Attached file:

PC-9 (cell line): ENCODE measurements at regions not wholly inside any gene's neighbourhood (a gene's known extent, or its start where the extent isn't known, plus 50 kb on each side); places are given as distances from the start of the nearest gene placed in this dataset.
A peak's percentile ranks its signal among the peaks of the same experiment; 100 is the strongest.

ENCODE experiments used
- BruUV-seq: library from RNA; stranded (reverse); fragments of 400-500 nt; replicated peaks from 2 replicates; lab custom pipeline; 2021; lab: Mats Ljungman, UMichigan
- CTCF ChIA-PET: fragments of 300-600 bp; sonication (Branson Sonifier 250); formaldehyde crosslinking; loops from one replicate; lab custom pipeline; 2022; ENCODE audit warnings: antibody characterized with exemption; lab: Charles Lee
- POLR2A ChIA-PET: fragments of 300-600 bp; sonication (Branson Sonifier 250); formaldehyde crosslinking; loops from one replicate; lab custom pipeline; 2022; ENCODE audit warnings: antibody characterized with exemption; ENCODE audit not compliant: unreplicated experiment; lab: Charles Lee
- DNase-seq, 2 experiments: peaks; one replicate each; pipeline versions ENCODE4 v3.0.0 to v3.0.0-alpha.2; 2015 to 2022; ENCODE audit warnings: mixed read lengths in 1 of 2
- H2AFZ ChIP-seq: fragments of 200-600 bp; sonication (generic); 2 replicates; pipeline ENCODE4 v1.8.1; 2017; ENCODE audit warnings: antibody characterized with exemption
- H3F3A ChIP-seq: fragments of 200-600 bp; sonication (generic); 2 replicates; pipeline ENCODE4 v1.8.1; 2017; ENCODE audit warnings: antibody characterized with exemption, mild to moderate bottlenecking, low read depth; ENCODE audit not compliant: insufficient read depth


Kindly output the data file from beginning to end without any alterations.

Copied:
PC-9 (cell line): ENCODE measurements at regions not wholly inside any gene's neighbourhood (a gene's known extent, or its start where the extent isn't known, plus 50 kb on each side); places are given as distances from the start of the nearest gene placed in this dataset.
A peak's percentile ranks its signal among the peaks of the same experiment; 100 is the strongest.

ENCODE experiments used
- BruUV-seq: library from RNA; stranded (reverse); fragments of 400-500 nt; replicated peaks from 2 replicates; lab custom pipeline; 2021; lab: Mats Ljungman, UMichigan
- CTCF ChIA-PET: fragments of 300-600 bp; sonication (Branson Sonifier 250); formaldehyde crosslinking; loops from one replicate; lab custom pipeline; 2022; ENCODE audit warnings: antibody characterized with exemption; lab: Charles Lee
- POLR2A ChIA-PET: fragments of 300-600 bp; sonication (Branson Sonifier 250); formaldehyde crosslinking; loops from one replicate; lab custom pipeline; 2022; ENCODE audit warnings: antibody characterized with exemption; ENCODE audit not compliant: unreplicated experiment; lab: Charles Lee
- DNase-seq, 2 experiments: peaks; one replicate each; pipeline versions ENCODE4 v3.0.0 to v3.0.0-alpha.2; 2015 to 2022; ENCODE audit warnings: mixed read lengths in 1 of 2
- H2AFZ ChIP-seq: fragments of 200-600 bp; sonication (generic); 2 replicates; pipeline ENCODE4 v1.8.1; 2017; ENCODE audit warnings: antibody characterized with exemption
- H3F3A ChIP-seq: fragments of 200-600 bp; sonication (generic); 2 replicates; pipeline ENCODE4 v1.8.1; 2017; ENCODE audit warnings: antibody characterized with exemption, mild to moderate bottlenecking, low read depth; ENCODE audit not compliant: insufficient read depth